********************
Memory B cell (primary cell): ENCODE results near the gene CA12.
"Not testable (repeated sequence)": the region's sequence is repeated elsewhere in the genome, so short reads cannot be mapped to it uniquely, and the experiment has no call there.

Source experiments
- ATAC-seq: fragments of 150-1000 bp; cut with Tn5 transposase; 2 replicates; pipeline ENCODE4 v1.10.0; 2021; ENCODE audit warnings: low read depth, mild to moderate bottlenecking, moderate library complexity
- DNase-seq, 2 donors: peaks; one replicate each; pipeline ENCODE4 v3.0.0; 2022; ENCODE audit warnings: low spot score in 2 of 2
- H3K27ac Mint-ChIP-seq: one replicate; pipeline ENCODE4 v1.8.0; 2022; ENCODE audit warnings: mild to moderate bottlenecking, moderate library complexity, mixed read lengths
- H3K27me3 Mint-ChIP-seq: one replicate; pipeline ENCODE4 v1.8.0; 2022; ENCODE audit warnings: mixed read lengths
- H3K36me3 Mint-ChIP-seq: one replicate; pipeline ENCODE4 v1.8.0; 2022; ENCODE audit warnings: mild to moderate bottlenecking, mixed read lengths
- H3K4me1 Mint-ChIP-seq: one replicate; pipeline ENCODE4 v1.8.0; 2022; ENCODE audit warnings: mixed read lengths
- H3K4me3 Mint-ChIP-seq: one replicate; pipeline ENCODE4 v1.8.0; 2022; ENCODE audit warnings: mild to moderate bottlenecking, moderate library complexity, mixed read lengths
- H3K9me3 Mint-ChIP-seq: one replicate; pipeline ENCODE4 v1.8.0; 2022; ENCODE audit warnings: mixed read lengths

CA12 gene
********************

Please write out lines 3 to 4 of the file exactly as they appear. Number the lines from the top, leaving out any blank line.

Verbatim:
Source experiments
- ATAC-seq: fragments of 150-1000 bp; cut with Tn5 transposase; 2 replicates; pipeline ENCODE4 v1.10.0; 2021; ENCODE audit warnings: low read depth, mild to moderate bottlenecking, moderate library complexity